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Thursday, July 25, 2013 05:48 am

Interview with a sailor at sea

Springfield native serving on aircraft carrier in Pacific Ocean

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Navy IT1 Chris Jackson (inset) is currently serving aboard the aircraft carrier USS George Washington, which is shown here with Japan’s Mt. Fuji in the background. Jackson is a Springfield native who lives in Japan, where the ship’s home port is.
PHOTOS COURTESY OF U.S. NAVY.

Somewhere in the Coral Sea, off the northeast coast of Australia, a U.S. aircraft carrier is conducting training exercises with the Royal Australian Navy. Aboard that 1,092-foot carrier, named USS George Washington, a young Springfield native serving in the U.S. Navy is working through the night, making sure the ship can communicate with other vessels.

Chris Jackson, 24, is originally from Springfield, but now lives with his wife, Amanda, in Yokosuka, Japan, USS George Washington’s home port. Jackson, whose official rank is Information Systems Technologist First Class or simply “IT1,” spoke with Illinois Times by phone from the ship last week about his experiences abroad, offering a small glimpse into the life of a Naval officer.

Jackson grew up in Springfield and graduated from Springfield Southeast High School in 2007. Asked why he joined the Navy, Jackson recalled the influence of his grandfather, Bob Jackson, who served in the Navy during the ’70s, and whom Jackson called “the greatest man I ever met.”

“He told me the Navy is what made him a man, so it felt like a wonderful option for me,” Jackson said.

Navy IT1 Chris Jackson
PHOTOS COURTESY OF U.S. NAVY.
Jackson left Springfield for Navy boot camp in Chicago a few months after graduation, then was sent to Florida for Navy “A” school, a technical training program. That’s where he learned his current specialty of information technology, with which he helps maintain the external communications systems on USS George Washington.

After technical school, Jackson was stationed in Norfolk, Va., with the U.S. Command Second Fleet, which oversaw part of the Atlantic Ocean from the North Pole to the Caribbean and extending about halfway to Europe. The fleet was disbanded in 2011, and Jackson was reassigned to USS George Washington.

Unlike the nine other active aircraft carriers in the U.S. Navy’s fleet, USS George Washington is the only carrier stationed in another country. All of the other carriers operate out of U.S. ports.

Jackson said being stationed halfway around the world didn’t take much getting used to. While he says he misses the friendliness of people in Springfield, he says the presence of his wife and the camaraderie of other service members stationed in Japan made the transition easier.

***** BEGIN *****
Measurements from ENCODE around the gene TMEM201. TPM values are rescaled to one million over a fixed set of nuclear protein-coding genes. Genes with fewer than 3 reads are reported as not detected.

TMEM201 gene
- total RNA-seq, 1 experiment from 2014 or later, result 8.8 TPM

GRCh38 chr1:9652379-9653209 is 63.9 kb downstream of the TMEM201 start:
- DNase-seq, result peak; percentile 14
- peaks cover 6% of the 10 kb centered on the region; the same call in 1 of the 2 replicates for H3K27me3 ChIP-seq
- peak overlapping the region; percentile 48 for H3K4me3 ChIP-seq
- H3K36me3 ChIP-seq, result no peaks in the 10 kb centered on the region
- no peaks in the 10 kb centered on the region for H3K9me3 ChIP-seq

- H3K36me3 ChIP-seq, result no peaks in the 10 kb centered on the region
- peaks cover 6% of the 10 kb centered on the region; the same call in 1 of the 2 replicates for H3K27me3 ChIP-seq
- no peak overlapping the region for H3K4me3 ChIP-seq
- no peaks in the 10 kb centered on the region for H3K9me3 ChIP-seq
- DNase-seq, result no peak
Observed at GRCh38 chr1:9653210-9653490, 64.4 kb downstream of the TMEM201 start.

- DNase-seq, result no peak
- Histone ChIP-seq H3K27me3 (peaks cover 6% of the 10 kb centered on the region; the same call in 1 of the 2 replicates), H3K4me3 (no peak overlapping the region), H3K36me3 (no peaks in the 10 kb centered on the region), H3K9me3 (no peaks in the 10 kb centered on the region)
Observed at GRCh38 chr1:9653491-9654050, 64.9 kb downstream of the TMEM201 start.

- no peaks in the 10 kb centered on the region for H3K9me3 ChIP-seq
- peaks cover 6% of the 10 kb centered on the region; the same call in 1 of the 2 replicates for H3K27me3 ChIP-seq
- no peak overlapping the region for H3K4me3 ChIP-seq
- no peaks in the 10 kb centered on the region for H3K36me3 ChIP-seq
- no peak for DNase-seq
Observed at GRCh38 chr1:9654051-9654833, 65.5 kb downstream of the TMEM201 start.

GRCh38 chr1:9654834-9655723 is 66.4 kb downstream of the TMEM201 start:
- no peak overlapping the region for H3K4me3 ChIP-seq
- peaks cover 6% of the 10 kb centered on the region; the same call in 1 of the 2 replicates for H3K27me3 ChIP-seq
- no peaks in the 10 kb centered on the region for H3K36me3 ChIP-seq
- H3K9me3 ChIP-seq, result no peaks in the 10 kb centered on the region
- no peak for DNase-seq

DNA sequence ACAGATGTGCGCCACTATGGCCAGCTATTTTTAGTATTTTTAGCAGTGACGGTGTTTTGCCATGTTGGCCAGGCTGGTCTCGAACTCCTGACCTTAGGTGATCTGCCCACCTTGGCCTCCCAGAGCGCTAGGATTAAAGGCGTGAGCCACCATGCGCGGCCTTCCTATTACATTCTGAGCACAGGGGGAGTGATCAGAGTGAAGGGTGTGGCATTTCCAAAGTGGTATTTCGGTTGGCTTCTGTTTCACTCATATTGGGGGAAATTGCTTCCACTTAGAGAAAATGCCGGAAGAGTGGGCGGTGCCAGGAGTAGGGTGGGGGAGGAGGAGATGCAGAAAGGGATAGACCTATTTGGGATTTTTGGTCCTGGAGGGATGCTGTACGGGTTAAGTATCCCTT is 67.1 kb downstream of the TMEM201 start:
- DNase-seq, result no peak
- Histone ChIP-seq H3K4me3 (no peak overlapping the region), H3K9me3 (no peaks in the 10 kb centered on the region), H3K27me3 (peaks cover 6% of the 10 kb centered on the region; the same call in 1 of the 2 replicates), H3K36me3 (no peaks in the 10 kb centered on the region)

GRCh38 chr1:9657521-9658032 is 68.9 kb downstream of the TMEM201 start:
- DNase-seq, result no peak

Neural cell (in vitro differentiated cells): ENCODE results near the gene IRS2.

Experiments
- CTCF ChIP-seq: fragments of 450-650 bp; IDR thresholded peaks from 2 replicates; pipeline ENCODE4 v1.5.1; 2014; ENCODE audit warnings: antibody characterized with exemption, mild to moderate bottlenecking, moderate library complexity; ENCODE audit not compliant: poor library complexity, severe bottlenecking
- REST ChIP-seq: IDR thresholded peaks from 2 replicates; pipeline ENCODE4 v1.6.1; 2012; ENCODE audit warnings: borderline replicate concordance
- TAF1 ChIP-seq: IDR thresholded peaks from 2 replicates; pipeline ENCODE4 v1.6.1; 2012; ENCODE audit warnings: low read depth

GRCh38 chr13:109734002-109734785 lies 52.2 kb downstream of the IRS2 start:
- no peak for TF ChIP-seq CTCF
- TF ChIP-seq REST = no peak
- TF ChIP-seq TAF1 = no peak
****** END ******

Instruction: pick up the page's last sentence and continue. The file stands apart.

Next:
“As long as she’s with me, adjusting to a new country is easy, but every time we leave port, leaving her behind is the worst part,” he said.

Living in the tight quarters of a crowded ship doesn’t bother Jackson, either.

“It’s actually not too bad of an adjustment, living in such small quarters,” he said. “As long as the people are friendly and nice, the adjustment goes pretty well. … Most of my life growing up, I lived in an apartment with my parents and my brother, so I’m pretty used to small quarters.”

A comic book fan who enjoys DC Comics characters like Green Arrow, Jackson spends what little free time he has while at sea studying for further Naval training or mentoring other sailors in the same specialty.

When he’s back at home in Japan, Jackson enjoys exploring new places with his wife.

“We try to get to as many places as we can,” he said. “Tokyo is actually amazing – all of the different districts in the vicinity of Tokyo. We try to explore some of the historical sites.”

Jackson isn’t sure whether he’ll make the Navy his career, but he says his dream job is developing open source software.

“I’ve always been obsessed with programming,” he said.

Asked what he thinks about when he’s out on the open ocean, Jackson said he mostly admires the beauty of the water and concentrates on the task at hand.

“After we’ve completed a cruise, I do look back, but while we’re in the middle of it, it just feels like you’re another cog,” he said. “You push forward, hoping that you did what you could to help out, and hope that you actually did contribute something. At the end, when you look back and look at how amazing what you’ve done is, it kind of catches you off guard sometimes.”

Despite the feeling of accomplishment, Jackson says he’s still like anyone else.

“Yes, I’m in the military, but at the end of the day, I’m still just another guy who wants to go home to his wife.”

Contact Patrick Yeagle at pyeagle@illinoistimes.com.

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